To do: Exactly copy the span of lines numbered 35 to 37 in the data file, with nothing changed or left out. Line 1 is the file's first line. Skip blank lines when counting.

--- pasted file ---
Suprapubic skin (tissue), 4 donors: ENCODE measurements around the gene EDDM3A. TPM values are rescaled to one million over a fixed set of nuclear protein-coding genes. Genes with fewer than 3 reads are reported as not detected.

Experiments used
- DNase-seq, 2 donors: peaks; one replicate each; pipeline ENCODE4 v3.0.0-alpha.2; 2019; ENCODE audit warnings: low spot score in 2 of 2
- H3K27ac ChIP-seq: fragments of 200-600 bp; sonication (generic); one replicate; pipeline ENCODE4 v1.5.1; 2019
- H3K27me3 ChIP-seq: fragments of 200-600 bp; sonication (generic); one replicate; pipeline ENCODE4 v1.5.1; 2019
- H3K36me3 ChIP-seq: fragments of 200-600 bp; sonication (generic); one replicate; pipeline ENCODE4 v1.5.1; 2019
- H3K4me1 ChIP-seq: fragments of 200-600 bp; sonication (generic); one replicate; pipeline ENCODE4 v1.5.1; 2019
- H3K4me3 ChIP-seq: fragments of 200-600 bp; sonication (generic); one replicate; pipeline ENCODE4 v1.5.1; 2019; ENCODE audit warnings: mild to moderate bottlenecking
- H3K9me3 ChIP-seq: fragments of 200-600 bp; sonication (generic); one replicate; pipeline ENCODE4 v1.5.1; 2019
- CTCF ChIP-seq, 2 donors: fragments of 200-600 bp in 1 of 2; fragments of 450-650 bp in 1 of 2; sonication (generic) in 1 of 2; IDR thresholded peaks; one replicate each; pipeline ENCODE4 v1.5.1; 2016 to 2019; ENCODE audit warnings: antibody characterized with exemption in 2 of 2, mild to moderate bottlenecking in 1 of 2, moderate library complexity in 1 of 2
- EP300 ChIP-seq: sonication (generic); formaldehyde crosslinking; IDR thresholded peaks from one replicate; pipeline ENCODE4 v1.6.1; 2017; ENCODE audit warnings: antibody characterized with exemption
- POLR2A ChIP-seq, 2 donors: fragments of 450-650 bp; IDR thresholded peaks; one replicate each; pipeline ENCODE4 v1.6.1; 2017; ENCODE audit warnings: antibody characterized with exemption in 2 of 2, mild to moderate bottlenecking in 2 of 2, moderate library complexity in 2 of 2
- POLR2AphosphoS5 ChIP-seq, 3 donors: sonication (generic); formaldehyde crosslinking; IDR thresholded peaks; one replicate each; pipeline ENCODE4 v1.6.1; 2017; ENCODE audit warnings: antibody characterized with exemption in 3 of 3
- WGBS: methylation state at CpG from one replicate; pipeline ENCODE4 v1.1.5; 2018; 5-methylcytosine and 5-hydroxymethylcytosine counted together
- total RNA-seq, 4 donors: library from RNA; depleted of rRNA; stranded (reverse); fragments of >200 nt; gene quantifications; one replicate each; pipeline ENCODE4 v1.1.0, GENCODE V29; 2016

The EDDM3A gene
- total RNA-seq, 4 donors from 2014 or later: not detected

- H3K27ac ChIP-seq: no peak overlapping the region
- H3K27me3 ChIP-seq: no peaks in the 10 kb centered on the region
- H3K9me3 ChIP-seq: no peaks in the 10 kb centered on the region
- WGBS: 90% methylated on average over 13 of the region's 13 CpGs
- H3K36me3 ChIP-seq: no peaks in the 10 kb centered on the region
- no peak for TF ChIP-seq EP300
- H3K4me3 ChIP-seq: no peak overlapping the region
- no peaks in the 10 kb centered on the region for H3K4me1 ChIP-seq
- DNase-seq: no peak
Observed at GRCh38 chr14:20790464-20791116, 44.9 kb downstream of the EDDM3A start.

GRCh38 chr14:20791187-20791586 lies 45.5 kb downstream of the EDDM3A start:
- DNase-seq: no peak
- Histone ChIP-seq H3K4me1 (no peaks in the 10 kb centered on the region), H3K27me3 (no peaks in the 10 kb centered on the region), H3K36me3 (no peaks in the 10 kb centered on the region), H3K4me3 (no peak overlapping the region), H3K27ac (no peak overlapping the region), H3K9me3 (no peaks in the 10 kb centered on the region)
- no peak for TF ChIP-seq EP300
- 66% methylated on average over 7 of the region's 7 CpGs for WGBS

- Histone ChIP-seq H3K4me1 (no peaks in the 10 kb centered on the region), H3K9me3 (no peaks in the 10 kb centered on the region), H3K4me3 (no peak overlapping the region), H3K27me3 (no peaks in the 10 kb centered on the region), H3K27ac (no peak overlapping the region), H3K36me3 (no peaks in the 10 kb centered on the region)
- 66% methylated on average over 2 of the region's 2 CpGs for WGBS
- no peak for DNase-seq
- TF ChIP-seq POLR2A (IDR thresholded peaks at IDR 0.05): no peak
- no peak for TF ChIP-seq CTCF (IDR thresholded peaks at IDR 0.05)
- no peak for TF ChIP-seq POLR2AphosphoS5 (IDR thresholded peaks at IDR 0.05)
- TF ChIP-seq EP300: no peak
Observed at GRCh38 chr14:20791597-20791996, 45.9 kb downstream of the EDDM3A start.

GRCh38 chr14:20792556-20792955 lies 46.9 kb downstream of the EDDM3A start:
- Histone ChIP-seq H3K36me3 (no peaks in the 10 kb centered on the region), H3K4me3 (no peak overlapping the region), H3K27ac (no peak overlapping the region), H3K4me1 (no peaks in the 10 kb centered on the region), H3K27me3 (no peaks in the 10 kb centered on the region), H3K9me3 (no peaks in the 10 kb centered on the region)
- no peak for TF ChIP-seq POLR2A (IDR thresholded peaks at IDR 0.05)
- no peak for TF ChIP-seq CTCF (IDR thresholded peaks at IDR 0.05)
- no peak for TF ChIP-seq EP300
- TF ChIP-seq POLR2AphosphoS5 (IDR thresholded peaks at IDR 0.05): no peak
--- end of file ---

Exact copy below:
- no peak for DNase-seq
- TF ChIP-seq POLR2A (IDR thresholded peaks at IDR 0.05): no peak
- no peak for TF ChIP-seq CTCF (IDR thresholded peaks at IDR 0.05)